Last but not least, Bethesda gave people all around the world a greater idea of what to expect with the recently announced and highly anticipated game Fallout 4. Following on from Bethesda’s purchasing of the Fallout license from Interplay, and the subsequent release of Fallout 3 and Fallout: New Vegas for PC and seventh generation consoles, Fallout 4 seems to include a great deal more variety than both of the former examples put together, giving players an even bigger open world to explore, as well as boundless customisation concerning weapons, armour and even creating their own in-game home similar to Skyrim’s Hearthfire DLC. The popular VATS system also returns, as well as the facility to have a companion dog to help players on their adventures. Bethesda also announced the coming of a special Pip Boy edition of the game, which comes with an actual Pip Boy designed for use with smartphones in order to enhance the whole gameplay experience. I can already tell that this game is going to unanimously exceed the quality of both its latest predecessors, since there will be so much more to do. People see Fallout 3 as being an improvement to what Bethesda did with The Elder Scrolls IV: Oblivion, and similarly, they see Skyrim as being an improvement to what they did with Fallout 3. By this logic, its possible that in time, Fallout 4 could potentially be seen as an improvement of what Bethesda did with Skyrim.
Alongside the new Fallout game, another one was also released for iOS devices shortly after the conference entitled Fallout Shelter, whereby players must build and maintain their own underground vault, whilst also training and levelling up its own populace, similar to a traditional RPG. The game will also be available on Android phones some time in the near future. I don’t often play app games, but this one looks incredibly interesting. There have been many games made in the same vein as it; however, it seems potentially much more addictive than most others. On the other hand, it has so far been criticized for its controls, which makes me think it would most probably be better on tablet to potentially state the obvious.
Following an up-and-down start to the eighth generation of gaming, Microsoft were the next company to host a conference at the event to detail what players can expect to see on the Xbox One in the immediate future. This year, I found that there was much more of an emphasis on exclusivity in terms of games themselves as opposed to exclusivity in terms of content for games, as well as more of a focus on the indie scene. Indeed, it was a lot more impressive than their 2014 conference with much more appealing titles on show.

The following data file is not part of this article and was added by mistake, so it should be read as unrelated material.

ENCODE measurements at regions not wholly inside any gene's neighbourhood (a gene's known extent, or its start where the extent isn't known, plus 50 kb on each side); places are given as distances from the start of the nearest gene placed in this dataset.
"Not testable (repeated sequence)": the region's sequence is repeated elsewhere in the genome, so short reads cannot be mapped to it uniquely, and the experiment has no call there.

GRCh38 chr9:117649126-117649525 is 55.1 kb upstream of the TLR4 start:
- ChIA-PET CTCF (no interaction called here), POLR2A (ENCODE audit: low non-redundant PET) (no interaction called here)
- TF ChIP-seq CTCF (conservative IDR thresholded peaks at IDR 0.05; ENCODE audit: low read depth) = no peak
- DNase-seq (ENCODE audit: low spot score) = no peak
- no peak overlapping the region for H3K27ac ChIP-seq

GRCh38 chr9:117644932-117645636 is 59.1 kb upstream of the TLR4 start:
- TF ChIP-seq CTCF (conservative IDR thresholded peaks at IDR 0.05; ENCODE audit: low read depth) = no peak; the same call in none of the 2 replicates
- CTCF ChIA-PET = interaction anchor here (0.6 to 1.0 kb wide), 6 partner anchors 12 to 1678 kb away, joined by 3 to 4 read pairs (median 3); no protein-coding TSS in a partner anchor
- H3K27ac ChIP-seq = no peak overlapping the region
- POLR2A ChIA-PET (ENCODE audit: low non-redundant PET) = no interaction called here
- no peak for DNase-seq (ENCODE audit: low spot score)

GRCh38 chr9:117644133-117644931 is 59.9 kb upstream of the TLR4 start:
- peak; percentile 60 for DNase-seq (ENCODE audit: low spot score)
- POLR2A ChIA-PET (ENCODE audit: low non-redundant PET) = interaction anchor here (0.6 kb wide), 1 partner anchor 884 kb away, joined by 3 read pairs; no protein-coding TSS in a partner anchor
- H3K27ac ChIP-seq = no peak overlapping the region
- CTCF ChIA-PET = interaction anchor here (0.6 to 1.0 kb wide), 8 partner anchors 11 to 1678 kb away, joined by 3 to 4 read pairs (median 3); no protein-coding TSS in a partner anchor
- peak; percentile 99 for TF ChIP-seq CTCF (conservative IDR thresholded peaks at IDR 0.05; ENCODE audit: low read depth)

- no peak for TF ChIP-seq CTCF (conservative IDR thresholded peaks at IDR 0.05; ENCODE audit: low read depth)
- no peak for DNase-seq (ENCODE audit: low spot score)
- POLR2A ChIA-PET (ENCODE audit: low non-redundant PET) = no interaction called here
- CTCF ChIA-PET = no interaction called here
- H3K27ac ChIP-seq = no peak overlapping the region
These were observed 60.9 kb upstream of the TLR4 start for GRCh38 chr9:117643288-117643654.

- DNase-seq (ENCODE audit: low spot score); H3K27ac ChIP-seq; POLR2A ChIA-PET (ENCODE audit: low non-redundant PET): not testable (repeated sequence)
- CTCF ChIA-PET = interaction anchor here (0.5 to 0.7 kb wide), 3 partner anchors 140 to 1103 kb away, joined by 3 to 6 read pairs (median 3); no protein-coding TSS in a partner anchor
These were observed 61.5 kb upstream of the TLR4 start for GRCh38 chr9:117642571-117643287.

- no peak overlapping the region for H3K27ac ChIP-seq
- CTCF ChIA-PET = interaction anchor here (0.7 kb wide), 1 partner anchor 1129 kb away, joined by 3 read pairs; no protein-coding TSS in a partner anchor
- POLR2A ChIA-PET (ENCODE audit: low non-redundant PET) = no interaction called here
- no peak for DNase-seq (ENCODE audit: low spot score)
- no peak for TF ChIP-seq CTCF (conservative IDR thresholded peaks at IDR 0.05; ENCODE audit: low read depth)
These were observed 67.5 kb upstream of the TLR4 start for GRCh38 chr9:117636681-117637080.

Halo 5: Guardians
To begin, 343 Industries gave gamers an early glimpse into the gameplay of the much-anticipated fifth instalment of the Halo franchise. A good few details about the game’s story were also revealed, as the Master Chief has possibly gone rogue, and UNSC Spartan Locke is out trying to find him. For the most part, it seems like any other Halo game at first glance, except that there seems to be more of an element of strategy, as players can also instruct other soldiers of where to go and what to do. To me, it looks like the basic gameplay premise may build on the ideas perpetuated by the story of Halo: Reach, which would bode particularly well for me, as I think that game in particular has been the best game in the franchise since Halo 2. It would be nice to see more innovation in the Halo series, and for 343 Industries to take a few creative risks; and hopefully, Halo 5 will be an example of how they may be willing to do that.
Secondly, Microsoft showed off a teaser trailer for what I believe to be an extremely interesting looking new IP coming exclusively to the Xbox One some time next year; Recore. The first thing I noticed was that it is quite an exciting development team behind it, with Mark Pacini of Metroid Prime fame directing it with production overseen by Mega Man creator and founder of Comcept, Keiji Inafune. From what I’ve read of it since I saw the trailer, I believe gameplay mechanics may possibly be closely related to Metroid Prime, with the inclusion of a grappling hook used to get around for example. But it will also be interesting to see what Inafune’s influence adds to the formula, since not only has he worked on Mega Man for the majority of his career, but he also assisted in the development of other Capcom IPs, such as Breath of Fire. The game certainly looks very interesting from a conceptual standpoint, but hopefully the end product will be able to stand out in terms of gameplay with such a renowned team of developers working on the project.